The U.S. immigration system is widely acknowledged as being broken. Despite multiple attempts, solutions have proven elusive for administrations and Congress for more than two decades. The evidence of dysfunction is in every direction: Vastly oversubscribed categories for employment visas, deep disagreement between Washington and many state and local governments about immigration enforcement and policy priorities, political paralysis over what to do about a long-settled unauthorized population, years-long caseloads tied up in the immigration court system, sharp pullbacks in refugee admissions and other humanitarian programs, and, most recently, a protracted migration crisis at the U.S.-Mexico border.

As the United States is mired in inaction, its legal immigration system resting on laws dating back to 1965 and 1990, other major immigrant-destination countries have created flexible, modernized immigration systems. What changes are needed to overcome the failings of the current system and meet U.S. economic and security interests in the decades ahead? What values and principles should guide future immigration policymaking?

To answer these and similar questions, the Migration Policy Institute is launching a major new initiative—Rethinking U.S. Immigration Policy—that aims to generate a big-picture, evidence-driven vision of the role immigration can and should play in America’s future. This multi-year initiative will provide research, analysis, and policy ideas and proposals—both administrative and legislative—that reflect new realities and needs if immigration is to continue to be a comparative advantage for the United States as a society. Key topics will include employment based-immigration, humanitarian programs, and immigration enforcement.  

Historically, immigration policymaking and legislation have only succeeded through across-the-aisle cooperation and consensus-building. This initiative is animated by a commitment to re-energizing such bipartisanship in shaping and advancing feasible solutions.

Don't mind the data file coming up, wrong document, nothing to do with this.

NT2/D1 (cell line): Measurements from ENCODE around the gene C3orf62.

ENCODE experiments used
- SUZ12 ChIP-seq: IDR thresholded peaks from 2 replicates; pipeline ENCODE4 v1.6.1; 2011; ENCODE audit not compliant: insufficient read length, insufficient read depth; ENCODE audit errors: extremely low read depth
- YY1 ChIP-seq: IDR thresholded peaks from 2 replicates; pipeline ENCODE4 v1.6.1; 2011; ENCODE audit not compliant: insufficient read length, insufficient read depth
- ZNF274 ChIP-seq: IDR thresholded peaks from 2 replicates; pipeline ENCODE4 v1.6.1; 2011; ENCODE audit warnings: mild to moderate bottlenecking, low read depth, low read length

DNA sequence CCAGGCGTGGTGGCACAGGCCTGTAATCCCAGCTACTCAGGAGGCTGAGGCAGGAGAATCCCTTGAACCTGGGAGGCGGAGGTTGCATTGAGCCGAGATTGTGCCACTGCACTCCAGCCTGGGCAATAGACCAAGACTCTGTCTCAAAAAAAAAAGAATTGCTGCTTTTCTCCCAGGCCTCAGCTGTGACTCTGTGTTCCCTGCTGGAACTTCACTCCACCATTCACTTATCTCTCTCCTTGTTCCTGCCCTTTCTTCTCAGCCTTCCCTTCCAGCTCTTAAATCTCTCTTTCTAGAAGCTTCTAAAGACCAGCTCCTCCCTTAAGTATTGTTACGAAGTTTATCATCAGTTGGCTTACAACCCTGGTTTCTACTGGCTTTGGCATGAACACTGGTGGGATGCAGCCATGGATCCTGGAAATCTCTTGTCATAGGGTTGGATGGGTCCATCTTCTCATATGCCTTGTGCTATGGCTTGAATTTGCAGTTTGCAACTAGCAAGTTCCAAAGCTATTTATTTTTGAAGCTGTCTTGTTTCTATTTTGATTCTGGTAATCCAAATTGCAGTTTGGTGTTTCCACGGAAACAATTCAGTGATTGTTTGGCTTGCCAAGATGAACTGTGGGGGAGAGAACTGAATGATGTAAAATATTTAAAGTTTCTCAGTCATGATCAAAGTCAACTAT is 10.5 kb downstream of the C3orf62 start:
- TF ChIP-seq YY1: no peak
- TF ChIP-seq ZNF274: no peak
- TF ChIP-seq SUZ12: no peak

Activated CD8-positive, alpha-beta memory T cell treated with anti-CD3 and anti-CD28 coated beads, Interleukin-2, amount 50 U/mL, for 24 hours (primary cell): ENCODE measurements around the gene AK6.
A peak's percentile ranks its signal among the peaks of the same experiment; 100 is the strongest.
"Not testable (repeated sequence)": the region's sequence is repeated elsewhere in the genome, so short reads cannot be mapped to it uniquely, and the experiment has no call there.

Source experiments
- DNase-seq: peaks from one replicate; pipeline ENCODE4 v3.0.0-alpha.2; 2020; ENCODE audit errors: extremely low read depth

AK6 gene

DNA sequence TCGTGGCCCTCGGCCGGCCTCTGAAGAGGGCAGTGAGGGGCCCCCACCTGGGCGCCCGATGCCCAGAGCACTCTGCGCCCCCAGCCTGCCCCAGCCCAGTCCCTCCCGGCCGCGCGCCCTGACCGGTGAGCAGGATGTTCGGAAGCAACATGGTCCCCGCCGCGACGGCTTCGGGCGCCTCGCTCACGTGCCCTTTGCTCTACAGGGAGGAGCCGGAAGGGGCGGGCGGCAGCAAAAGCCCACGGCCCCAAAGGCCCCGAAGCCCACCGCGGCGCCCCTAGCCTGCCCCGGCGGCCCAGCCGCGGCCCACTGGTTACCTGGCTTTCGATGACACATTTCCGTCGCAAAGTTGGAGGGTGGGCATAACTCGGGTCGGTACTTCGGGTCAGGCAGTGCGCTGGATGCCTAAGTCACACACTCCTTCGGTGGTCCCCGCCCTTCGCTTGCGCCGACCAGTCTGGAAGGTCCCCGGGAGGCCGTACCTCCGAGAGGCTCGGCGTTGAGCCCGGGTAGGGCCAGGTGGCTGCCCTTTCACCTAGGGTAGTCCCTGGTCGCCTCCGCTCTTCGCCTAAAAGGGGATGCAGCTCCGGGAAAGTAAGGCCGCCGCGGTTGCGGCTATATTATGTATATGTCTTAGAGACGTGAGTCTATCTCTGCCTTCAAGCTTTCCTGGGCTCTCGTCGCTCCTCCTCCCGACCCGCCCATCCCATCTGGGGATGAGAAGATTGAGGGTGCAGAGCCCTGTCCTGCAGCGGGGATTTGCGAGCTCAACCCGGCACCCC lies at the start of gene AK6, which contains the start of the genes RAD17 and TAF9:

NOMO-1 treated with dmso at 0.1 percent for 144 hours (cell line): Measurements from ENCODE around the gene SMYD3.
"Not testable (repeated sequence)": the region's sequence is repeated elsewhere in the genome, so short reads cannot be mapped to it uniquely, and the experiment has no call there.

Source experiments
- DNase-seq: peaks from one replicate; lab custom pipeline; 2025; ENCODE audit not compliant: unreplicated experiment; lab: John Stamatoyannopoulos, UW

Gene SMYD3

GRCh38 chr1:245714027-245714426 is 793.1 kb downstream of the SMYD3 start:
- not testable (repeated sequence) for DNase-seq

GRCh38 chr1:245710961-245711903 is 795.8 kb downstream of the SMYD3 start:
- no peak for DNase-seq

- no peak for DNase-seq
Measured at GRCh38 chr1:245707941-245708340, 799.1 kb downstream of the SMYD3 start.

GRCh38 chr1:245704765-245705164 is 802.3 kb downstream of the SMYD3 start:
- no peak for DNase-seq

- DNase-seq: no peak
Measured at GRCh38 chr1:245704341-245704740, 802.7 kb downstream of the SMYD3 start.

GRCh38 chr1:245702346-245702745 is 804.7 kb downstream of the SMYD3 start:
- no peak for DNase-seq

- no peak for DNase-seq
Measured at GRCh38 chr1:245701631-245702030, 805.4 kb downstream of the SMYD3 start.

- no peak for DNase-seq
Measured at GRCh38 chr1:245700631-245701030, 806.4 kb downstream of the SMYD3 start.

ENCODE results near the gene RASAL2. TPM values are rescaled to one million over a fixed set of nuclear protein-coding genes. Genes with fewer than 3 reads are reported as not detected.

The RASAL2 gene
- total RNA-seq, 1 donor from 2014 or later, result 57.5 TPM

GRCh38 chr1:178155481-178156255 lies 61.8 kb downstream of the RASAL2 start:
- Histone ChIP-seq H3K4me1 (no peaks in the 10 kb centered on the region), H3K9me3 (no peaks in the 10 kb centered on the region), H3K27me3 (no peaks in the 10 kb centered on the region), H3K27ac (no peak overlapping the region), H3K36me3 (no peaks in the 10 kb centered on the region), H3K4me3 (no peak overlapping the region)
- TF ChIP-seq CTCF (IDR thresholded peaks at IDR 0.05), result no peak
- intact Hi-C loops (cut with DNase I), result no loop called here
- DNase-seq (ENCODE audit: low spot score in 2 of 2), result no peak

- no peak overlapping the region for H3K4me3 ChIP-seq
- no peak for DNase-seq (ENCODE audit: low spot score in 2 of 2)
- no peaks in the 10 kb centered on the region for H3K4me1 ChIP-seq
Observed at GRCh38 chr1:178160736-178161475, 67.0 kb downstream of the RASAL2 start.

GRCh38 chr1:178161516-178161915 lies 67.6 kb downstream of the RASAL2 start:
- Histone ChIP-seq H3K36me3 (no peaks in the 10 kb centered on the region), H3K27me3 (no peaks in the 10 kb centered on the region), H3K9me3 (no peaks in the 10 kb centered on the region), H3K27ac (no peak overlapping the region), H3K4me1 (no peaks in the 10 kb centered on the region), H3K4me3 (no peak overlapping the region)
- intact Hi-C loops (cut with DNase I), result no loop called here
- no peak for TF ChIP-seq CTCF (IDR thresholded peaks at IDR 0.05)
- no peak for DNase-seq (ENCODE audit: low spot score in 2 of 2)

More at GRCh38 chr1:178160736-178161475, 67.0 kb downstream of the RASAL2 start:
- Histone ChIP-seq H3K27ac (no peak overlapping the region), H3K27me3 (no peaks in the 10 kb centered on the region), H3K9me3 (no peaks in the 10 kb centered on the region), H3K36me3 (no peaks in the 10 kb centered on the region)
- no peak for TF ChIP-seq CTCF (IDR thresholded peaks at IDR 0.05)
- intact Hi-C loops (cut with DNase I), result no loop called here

At this event, marking the initiative's launch, MPI's Doris Meissner is joined in a conversation with former U.S. Secretary of Commerce Carlos Gutierrez and Cecilia Muñoz, former Director of White House Domestic Policy Council.

Will Immigration Reform Ever Succeed Again? The Legacy of IRCA & Its Enduring Lessons

Posted in US Immigration Policy, Immigrant Integration, Immigration Enforcement by migrationpolicy on June 26th, 2019

Over the past two decades, efforts at immigration reform have failed again and again in Congress, leaving the Immigration Reform and Control Act of 1986 (IRCA), together with its “follow-on” bill, the Immigration Act of 1990, as the most recent comprehensive immigration reforms to have made their way into law. And it appears that, at least for the foreseeable future, IRCA may retain that title amid vast partisan and ideological gulfs over immigration that seem unbridgeable despite near-universal recognition that the current system is badly broken.

So what happened in the politics of the 1980s that enabled passage of a major reform to the country’s enforcement, legal immigration, and employment systems? Is it possible to reconstruct the political conditions and coalitions that permitted the law’s passage, or has too much changed?

And what is IRCA’s real legacy: Did its passage mark the beginning of the potent pro- and anti-immigration movements that are central actors in today’s politics?  Did it, as some argue, poison the well for future immigration reform, or, conversely, did it represent sound policy? And what lessons do IRCA’s enactment and implementation offer today’s policymakers, scholars, and advocates?

This provocative, thoughtful discussion featured Migration Policy Institute (MPI) Resident Fellow Charles Kamasaki's book, Immigration Reform: The Corpse That Will Not Die. Kamasaki is joined by other veterans of the IRCA debate, MPI's Doris Meissner and Muzaffar Chishti, for a conversation on these questions, the lessons that can be learned, the intended and unintended consequences, and how the 1986 law’s legacy has shaped contemporary politics surrounding immigration.

Embarking on the Next Journey: Innovations in Predeparture Orientation Programs for Refugees